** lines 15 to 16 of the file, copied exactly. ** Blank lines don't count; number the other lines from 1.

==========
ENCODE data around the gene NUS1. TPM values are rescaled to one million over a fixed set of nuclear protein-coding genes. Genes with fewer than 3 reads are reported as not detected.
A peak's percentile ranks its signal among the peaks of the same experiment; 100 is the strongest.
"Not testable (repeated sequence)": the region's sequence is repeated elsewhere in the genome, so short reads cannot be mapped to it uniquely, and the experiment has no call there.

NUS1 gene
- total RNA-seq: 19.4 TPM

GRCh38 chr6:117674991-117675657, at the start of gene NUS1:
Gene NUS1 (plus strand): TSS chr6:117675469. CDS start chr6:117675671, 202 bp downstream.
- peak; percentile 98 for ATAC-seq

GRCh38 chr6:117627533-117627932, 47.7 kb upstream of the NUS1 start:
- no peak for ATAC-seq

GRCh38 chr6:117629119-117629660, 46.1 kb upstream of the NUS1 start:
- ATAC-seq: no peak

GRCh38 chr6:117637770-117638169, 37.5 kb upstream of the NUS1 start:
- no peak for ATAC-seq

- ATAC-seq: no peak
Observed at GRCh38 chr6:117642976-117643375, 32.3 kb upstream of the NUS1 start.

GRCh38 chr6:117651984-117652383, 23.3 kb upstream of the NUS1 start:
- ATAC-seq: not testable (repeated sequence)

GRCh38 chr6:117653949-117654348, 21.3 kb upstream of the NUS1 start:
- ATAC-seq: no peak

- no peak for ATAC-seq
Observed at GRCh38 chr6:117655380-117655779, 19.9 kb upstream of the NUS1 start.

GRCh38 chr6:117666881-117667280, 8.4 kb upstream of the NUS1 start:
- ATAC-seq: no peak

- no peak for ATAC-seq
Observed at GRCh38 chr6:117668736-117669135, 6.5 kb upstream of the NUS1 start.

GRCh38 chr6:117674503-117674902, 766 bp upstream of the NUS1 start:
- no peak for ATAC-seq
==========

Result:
- ATAC-seq: no peak
Observed at GRCh38 chr6:117642976-117643375, 32.3 kb upstream of the NUS1 start.